Well, I was a more frequent shopper at Fresh Market, but now I will shop at Whole Foods. First, because of John Mackey's Wall Street Journalarticle on healthcare reform. Second, because of the rabid nutbags who are boycotting him. A guest on Greta Van Susteren just called him a bad person for not supporting single payer healthcare. Well, I guess I'm a bad person.
It seems like a great plan, right? Get people to buy new cars by offering a rebate if they buy a car with better gas mileage than their old car. People spend money and the car industry gains. The government probably hopes you’ll buy a GM, of course. But, like the government’s misguided meddling in lending practices that ultimately led to the housing crisis, this is another government brainstorm gone awry.
People are flocking to the dealerships to take advantage of the big rebate. However, what the program comes down to is taxpayers subsidizing the car industry. Again. You may not be taking advantage of the program because you don’t have a “clunker” or you aren’t in the market, but trust me, you’re paying for it. First you own the company and then you pay for the cars as well. The car industry gets a temporary and artificial boost and you get the bill.
In addition to this questionable soaking of the taxpayers comes the waste of destroying perfectly decent cars in the name of reducing emissions. Since the clunker cash only comes with proof that the old car was rendered inoperable, cars that run and would be reliable transport aren’t going into the used car market. People who can’t afford a new car now won’t have access to thousands of older reliable cars because they have to be destroyed. But, it’s all for the environment, right? So, it’s worth it, right? The cars still have to be scrapped, filling up with landfill with non-recyclable parts. Are people really trading in Ford F150s for Honda Insights? Just like cap and trade, the environmental benefit isn’t worth it when you consider the cost.
Just like everything else the government touches, cash for clunkers is a mess. Artificially inflating the car industry sales on the backs of taxpayers just adds more debt without solving any of the problems it pretends to tackle. Time to pull the plug and let the car industry succeed or fail on it’s own.
The Women’s City Club of Greater Cincinnati hosted a healthcare townhall on August 3, 2009, with Congressman Steve Driehaus. The event was held at a local church and was standing room only with overflow into an adjoining room with speakers. Congressman Driehaus began with a speech after stating that he had no prepared remarks. About ten minutes into his “speech” audience members lost patience and demanded that he move on to questions and tempers flared from that point on.
Driehaus echoed the talking points that we’ve all heard, first touting the number of uninsured in this country while failing to mention that that number includes those who can afford insurance but don’t carry it, children who qualify for SCHIP but aren’t enrolled, illegal aliens and the temporarily unemployed. When faced with the budget breaking examples of Massachusetts, Tennessee and Hawaii’s flirtation with government healthcare, he seemed to have faith that things would be different with the federal government’s public option. Remember that the definition of insanity is doing the same thing over and over and expecting different results?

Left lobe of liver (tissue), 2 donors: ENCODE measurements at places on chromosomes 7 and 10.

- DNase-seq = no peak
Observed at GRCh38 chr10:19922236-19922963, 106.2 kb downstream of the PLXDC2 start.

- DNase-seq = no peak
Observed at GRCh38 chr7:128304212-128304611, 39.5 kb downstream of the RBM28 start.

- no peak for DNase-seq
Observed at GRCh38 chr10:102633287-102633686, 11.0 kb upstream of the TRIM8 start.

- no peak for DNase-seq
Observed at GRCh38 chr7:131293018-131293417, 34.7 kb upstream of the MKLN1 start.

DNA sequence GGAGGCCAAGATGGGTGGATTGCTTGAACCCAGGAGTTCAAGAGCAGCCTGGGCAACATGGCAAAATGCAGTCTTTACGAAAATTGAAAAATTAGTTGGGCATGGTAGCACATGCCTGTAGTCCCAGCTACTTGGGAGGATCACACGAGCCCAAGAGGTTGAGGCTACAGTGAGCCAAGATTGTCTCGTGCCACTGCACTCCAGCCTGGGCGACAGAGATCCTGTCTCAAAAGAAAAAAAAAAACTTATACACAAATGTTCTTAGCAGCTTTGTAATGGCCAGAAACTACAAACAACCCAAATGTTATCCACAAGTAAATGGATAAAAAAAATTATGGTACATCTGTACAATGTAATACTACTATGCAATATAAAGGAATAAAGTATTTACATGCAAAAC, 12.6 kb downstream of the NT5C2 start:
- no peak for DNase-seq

Second he bemoaned the pain of the small business owner trying to cover their employees. Certainly, things are difficult for small business owners and paying for health insurance is a burden. So are taxes. Either you will be paying for insurance for your employees, or you’ll be taxed by the government for covering your employees. Pick your poison. Hard as it may be, the solution to this problem is not government run healthcare, but separating insurance form employment (a quirk of our country which came about during WWII), as was suggested by McCain during the campaign. A suggestion for which he was soundly criticized.
He also addressed the end of life provisions of the bill. He claims that during discussions with doctors he learned that 70% of healthcare spending occurs at the end of life. He favors compensation to doctors for consulting with patients about the end of life decisions, believing this will save money in the long run. It will only save money if it leads patients to refuse those expensive treatments. So, your doctor will be receiving money to convince you to refuse what in some cases may be life-saving treatment? This should be a personal decision, not a source of pressure. What’s next? Rebate checks to family for voluntary euthanasia?
Eventually, both sides in the townhall meeting lost their cool. Conservatives attempted to get in their 10 second questions and give Driehaus their perspective, while liberals lost their patience with the opposition. The meeting ended with some chanting “vote for Chabot” (the former Congressman who Driehaus defeated and who will be running against him again). Hopefully, the Congressman will not discount these challenges as many in the media have done. Hopefully, he will see that Obama’s change is not the only change that is possible and will vote against this bill.